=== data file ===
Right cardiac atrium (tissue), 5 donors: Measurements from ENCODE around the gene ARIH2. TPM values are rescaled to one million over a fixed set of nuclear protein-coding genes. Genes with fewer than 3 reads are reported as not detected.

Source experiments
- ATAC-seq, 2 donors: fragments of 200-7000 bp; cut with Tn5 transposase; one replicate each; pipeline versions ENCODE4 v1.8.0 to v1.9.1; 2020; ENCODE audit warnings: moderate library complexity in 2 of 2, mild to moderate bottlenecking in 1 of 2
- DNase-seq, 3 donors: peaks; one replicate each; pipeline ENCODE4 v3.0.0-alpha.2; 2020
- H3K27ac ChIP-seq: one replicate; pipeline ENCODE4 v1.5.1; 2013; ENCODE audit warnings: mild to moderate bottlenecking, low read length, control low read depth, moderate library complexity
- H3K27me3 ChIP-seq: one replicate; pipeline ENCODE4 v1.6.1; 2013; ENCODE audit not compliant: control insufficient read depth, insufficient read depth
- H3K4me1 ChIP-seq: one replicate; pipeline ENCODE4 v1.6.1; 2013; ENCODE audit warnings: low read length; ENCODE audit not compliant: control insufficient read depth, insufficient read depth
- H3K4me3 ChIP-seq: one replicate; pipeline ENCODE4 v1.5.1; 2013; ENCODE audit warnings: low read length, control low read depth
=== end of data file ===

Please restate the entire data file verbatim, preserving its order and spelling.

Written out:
Right cardiac atrium (tissue), 5 donors: Measurements from ENCODE around the gene ARIH2. TPM values are rescaled to one million over a fixed set of nuclear protein-coding genes. Genes with fewer than 3 reads are reported as not detected.

Source experiments
- ATAC-seq, 2 donors: fragments of 200-7000 bp; cut with Tn5 transposase; one replicate each; pipeline versions ENCODE4 v1.8.0 to v1.9.1; 2020; ENCODE audit warnings: moderate library complexity in 2 of 2, mild to moderate bottlenecking in 1 of 2
- DNase-seq, 3 donors: peaks; one replicate each; pipeline ENCODE4 v3.0.0-alpha.2; 2020
- H3K27ac ChIP-seq: one replicate; pipeline ENCODE4 v1.5.1; 2013; ENCODE audit warnings: mild to moderate bottlenecking, low read length, control low read depth, moderate library complexity
- H3K27me3 ChIP-seq: one replicate; pipeline ENCODE4 v1.6.1; 2013; ENCODE audit not compliant: control insufficient read depth, insufficient read depth
- H3K4me1 ChIP-seq: one replicate; pipeline ENCODE4 v1.6.1; 2013; ENCODE audit warnings: low read length; ENCODE audit not compliant: control insufficient read depth, insufficient read depth
- H3K4me3 ChIP-seq: one replicate; pipeline ENCODE4 v1.5.1; 2013; ENCODE audit warnings: low read length, control low read depth